Monday, September 19, 2011

Should Obama Retire?

President Obama is ahead of his fundraising goals and well on the way to reaching his goal of $1 billion dollars. That is about the only thing he has going for him. He keeps dropping in the polls. Even among minorities his approval rating is dropping.

Some of this is his own fault. The world first noticed him when he gave the 2004 keynote speech calling for political unity. If that man had been elected president then I would not be writing this. Instead we got a partisan, inexperienced Chicago hack. While the country's top priorities were jobs and the recession, Obama's priorities were health care and finance reform. He didn't even try to compromise with the Republicans. He simply use his majority to pass bills that had little or no Republican support and were unpopular with the public. The assumption was that the public would learn to love Obamacare. That may happen in the future but, since most parts will not take effect until after the election, it will not happen in time to help his reelection.

At the same time that his partisanship and free-spending energized the Republicans, he disappointed the Democrats. You would think that the president who delivered health care reform would be a Democratic saint. Instead, the Progressive wing is disappointed. They are recruiting candidates to run against him in the primaries. They are not looking to replace him, just "rigorously debate his policy stands" on issues related to labor, poverty, foreign policy, civil rights and consumer protections."

Obama cannot work with the Republicans and he has given up trying. Raising taxes on the rich seems to be his current top priority considering how often he proposes it and how many different ways he frames it. The Republicans are willing to eliminate loopholes as part of a tax simplification plan similar to the one that Reagan worked out with Democrats in 1986 but they insist that it be revenue-neutral (just as the one under Reagan was). Since Obama will not agree to any plan that does not include a tax hike, this will not happen.

He has spent September tossing out proposals that he knows the Republicans will never pass. These are not meant to be taken seriously. They are campaign points, trying to make it seem that the Republicans are siding with the rich against the regular worker.

With no chance of getting any major legislation through Congress, Obama's only real hope for reelection is an economic recovery. That looks increasingly unlikely. Even if we manage to avoid a double-dip recession, Europe's problems will be a drag on the US economy.

Had Obama made the economy his top priority for his first term he would have a better chance at a second term. The electorate would be more willing to forgive him for a weak economy if they thought that he cared about it. The fact that he had to "pivot to jobs" after pushing his own priorities shows that he put ideology ahead of country.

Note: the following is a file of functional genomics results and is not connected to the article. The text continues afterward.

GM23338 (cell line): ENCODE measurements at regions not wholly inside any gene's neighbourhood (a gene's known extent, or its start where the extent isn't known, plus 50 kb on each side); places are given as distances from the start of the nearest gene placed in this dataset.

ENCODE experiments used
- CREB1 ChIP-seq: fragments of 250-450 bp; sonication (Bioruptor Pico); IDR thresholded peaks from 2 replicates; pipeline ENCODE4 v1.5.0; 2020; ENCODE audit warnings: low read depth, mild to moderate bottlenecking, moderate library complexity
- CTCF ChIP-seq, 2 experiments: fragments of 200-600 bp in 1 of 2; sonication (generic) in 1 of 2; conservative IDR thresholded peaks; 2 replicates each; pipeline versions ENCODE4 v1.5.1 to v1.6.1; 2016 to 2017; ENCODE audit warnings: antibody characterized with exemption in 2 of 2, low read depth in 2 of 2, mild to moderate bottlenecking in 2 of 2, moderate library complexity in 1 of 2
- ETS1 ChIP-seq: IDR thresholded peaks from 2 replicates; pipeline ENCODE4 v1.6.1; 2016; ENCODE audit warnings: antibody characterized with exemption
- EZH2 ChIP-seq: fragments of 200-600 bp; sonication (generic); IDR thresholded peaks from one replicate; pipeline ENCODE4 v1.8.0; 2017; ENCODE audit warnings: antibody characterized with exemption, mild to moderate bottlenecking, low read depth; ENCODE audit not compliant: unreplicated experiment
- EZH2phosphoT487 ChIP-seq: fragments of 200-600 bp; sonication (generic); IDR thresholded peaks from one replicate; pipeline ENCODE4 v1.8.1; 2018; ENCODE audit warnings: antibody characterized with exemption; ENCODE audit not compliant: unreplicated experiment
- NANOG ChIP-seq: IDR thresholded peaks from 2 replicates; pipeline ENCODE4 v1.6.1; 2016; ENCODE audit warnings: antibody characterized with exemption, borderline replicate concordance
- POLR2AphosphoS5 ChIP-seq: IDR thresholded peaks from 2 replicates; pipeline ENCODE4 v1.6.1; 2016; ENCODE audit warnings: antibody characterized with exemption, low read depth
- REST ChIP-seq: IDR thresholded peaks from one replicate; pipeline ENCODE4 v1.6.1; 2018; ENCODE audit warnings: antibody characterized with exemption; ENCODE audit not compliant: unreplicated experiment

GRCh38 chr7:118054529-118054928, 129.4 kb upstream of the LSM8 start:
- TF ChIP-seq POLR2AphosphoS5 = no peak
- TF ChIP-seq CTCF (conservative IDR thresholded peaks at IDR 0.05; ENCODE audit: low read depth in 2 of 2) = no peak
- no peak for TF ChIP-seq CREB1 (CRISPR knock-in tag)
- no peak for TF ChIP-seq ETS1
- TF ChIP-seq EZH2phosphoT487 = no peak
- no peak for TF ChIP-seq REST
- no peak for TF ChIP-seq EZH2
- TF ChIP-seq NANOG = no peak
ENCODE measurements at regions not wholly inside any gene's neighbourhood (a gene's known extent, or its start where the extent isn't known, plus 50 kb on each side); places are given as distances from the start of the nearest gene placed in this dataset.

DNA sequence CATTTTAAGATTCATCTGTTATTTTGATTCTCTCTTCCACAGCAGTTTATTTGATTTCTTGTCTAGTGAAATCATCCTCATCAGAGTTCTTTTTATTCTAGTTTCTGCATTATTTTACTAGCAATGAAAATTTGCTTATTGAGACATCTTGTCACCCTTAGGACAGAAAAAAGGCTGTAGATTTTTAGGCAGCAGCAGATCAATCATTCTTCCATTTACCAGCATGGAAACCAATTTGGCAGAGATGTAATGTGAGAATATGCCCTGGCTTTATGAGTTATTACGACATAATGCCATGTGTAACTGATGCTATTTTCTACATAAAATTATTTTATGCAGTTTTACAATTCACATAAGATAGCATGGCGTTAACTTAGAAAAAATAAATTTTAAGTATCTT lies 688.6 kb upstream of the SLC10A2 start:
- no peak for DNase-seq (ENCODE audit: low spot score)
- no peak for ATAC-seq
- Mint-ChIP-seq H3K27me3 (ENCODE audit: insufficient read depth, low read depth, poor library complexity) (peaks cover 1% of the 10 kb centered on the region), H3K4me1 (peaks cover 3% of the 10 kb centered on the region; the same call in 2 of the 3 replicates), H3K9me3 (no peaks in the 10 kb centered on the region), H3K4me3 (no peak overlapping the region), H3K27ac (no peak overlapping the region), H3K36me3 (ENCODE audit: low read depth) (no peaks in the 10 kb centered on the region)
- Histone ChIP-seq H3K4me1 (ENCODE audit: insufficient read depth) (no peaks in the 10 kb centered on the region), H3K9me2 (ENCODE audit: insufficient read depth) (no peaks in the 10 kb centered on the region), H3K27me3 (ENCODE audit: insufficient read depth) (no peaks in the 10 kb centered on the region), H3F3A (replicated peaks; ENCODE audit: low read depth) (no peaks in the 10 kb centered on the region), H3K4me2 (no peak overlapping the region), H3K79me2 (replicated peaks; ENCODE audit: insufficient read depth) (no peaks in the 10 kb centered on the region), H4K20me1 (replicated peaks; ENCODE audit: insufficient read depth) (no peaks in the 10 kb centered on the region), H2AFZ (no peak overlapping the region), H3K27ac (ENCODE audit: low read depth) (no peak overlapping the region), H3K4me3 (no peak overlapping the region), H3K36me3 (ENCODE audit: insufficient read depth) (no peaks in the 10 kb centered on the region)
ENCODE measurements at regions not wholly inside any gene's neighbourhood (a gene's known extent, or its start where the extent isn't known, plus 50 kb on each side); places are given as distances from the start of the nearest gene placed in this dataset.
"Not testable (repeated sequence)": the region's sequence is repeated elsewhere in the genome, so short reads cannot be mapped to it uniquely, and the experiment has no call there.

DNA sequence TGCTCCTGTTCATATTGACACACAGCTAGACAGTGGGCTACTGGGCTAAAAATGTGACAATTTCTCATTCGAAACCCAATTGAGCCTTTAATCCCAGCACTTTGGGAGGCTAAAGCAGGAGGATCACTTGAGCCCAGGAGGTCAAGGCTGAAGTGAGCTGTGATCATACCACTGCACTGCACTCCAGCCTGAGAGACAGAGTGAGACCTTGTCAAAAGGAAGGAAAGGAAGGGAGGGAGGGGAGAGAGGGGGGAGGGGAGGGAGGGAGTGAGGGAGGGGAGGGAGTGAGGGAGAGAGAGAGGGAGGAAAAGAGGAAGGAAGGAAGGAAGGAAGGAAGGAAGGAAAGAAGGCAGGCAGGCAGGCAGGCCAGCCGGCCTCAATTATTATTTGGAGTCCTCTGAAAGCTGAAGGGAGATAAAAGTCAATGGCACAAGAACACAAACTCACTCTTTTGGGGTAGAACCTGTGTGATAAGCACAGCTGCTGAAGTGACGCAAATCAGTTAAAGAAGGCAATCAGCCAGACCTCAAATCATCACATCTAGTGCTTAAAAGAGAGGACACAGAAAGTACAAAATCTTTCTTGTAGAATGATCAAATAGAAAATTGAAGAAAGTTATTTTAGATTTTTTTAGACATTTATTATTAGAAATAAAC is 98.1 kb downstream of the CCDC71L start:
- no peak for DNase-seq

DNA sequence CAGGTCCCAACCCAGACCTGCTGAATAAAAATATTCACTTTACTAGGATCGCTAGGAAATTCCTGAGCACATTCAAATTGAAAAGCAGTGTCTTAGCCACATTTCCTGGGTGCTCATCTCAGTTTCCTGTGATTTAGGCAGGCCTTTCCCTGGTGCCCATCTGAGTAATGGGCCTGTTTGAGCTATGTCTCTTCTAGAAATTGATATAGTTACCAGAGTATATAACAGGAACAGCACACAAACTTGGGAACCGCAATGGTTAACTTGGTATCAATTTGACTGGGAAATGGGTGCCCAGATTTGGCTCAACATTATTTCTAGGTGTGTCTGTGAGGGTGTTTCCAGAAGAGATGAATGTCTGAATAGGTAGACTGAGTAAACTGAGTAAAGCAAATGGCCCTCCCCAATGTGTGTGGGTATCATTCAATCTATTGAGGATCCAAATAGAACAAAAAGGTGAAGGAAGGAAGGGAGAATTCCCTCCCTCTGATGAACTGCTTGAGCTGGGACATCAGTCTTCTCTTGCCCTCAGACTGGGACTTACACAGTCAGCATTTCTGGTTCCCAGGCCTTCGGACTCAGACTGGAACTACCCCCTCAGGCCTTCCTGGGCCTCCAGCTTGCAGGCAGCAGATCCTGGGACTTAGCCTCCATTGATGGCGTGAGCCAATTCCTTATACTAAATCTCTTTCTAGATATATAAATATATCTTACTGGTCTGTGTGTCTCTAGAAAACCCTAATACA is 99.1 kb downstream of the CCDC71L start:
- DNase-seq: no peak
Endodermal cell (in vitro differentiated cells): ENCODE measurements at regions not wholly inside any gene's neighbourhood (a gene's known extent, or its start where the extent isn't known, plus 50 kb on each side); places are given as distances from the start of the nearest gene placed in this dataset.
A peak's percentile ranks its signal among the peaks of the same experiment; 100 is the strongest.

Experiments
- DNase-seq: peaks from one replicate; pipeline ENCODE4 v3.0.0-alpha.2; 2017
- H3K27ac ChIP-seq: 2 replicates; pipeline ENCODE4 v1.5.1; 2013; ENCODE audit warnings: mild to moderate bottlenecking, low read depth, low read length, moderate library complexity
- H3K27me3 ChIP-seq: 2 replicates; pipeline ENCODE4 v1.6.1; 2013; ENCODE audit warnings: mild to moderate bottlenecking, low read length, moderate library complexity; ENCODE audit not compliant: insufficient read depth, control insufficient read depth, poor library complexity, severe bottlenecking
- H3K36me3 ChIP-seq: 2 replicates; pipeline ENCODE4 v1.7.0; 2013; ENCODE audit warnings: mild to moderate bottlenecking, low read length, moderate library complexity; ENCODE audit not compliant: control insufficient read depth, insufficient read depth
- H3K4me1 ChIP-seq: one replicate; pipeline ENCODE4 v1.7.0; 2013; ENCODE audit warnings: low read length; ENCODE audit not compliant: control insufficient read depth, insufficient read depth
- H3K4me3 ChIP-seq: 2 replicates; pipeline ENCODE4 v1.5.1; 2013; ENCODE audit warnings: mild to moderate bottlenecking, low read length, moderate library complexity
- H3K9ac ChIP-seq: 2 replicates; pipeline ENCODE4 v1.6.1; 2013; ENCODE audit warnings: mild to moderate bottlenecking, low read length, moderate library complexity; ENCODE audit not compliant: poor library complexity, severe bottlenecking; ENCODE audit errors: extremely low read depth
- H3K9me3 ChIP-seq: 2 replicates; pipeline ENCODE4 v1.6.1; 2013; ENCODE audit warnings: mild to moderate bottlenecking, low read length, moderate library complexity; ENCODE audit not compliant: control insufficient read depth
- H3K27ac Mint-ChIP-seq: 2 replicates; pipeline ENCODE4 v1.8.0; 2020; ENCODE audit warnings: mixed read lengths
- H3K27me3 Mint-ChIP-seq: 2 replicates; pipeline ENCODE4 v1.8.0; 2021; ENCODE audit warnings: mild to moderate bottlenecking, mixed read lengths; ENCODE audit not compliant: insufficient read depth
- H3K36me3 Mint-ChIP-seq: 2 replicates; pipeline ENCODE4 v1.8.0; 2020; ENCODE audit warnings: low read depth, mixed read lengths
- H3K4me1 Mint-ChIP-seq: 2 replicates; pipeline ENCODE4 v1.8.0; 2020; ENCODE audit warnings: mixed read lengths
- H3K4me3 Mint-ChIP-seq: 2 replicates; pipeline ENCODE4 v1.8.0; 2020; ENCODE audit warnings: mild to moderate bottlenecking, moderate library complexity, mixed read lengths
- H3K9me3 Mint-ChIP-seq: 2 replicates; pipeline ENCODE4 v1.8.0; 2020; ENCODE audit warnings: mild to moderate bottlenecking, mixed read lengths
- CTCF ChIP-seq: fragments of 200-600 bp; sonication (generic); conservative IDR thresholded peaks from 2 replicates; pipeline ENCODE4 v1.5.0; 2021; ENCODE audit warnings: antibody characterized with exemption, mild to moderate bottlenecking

Reagan and FDR survived bad economies because they were seen as trying to fix it.

So going into his reelection campaign, Obama's main achievements are a health care reform that only 40% of the population likes and an unemployment rate that seems stuck at 9%. Obama will likely face an opponent who is a former governor with a record of creating jobs. While he has a chance at reelection, it is not a good one.

This would be a good time for Obama to retire and throw his support to Hillary Clinton. He doesn't actually like being president, he has said so. His wife hates it and, if their marriage is to have any chance, he needs to get out now.

While liberal, Hillary has a better record of working with Republicans than Obama has. She could also run on the economy under her husband and promise to recreate it (she can't but it makes a good campaign platform). In 2008, Hillary won more big states and open elections than Obama did. She is a tough campaigner who managed to win every state she said that she would (Obama won caucus states and a string of uncontested primaries when Hillary ran out of campaign cash).

This is not to say that Hillary would make a good president. But she would energize the race. She would be immune to Obama's biggest drag - the economy.

So why doesn't Obama do the right thing for his party? Ego. After his defeat George H. W. Bush said that the worst thing about it was the humiliation. If Obama announced that he would be a one-term president he would be admitting his failure. His only chance at redemption is a second term.

No comments: